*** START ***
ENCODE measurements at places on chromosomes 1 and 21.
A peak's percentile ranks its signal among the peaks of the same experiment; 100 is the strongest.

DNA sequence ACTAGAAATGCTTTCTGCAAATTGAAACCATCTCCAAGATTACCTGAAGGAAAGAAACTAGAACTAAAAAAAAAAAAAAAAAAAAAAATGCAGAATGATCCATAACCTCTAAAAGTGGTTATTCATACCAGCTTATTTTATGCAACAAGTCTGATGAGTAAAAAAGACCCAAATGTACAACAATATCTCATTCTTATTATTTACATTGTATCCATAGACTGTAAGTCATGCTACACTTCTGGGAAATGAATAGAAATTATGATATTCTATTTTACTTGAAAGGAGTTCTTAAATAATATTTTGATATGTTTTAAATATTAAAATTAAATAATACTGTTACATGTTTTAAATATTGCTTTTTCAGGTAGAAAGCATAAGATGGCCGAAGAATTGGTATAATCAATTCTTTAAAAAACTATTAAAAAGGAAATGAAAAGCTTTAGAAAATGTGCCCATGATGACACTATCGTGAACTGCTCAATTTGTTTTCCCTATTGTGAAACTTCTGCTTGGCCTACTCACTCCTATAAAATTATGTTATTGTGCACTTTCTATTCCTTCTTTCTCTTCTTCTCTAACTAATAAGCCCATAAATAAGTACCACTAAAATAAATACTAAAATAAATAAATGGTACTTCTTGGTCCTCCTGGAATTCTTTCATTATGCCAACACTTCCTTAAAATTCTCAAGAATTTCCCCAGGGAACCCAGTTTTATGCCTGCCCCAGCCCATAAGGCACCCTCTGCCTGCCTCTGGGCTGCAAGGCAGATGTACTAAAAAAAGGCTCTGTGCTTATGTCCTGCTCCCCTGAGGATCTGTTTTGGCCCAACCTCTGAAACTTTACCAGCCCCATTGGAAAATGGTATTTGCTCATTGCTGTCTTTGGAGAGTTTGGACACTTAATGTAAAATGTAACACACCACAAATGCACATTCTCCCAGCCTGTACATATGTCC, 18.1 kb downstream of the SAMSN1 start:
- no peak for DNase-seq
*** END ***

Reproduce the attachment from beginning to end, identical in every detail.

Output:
ENCODE measurements at places on chromosomes 1 and 21.
A peak's percentile ranks its signal among the peaks of the same experiment; 100 is the strongest.

DNA sequence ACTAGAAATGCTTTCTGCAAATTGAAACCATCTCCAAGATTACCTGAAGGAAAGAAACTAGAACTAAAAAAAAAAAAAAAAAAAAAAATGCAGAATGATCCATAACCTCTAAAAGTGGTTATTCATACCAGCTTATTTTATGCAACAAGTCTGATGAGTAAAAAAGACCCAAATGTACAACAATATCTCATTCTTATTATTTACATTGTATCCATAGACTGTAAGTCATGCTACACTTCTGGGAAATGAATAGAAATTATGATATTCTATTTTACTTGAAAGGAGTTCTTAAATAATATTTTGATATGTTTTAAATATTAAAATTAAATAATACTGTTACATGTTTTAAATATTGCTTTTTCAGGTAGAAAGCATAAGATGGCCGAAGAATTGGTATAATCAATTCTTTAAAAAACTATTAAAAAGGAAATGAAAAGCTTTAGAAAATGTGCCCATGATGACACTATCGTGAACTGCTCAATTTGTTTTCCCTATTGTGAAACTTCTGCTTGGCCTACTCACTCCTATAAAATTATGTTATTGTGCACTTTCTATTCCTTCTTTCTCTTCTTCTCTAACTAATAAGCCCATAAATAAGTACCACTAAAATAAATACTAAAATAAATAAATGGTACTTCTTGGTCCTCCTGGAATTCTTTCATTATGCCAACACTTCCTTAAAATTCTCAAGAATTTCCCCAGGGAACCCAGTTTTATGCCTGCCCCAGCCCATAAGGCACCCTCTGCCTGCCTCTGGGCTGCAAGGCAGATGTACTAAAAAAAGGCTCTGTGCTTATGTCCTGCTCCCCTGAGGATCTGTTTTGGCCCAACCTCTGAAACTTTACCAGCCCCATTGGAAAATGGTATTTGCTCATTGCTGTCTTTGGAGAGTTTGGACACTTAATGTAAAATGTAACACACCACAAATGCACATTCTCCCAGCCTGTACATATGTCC, 18.1 kb downstream of the SAMSN1 start:
- no peak for DNase-seq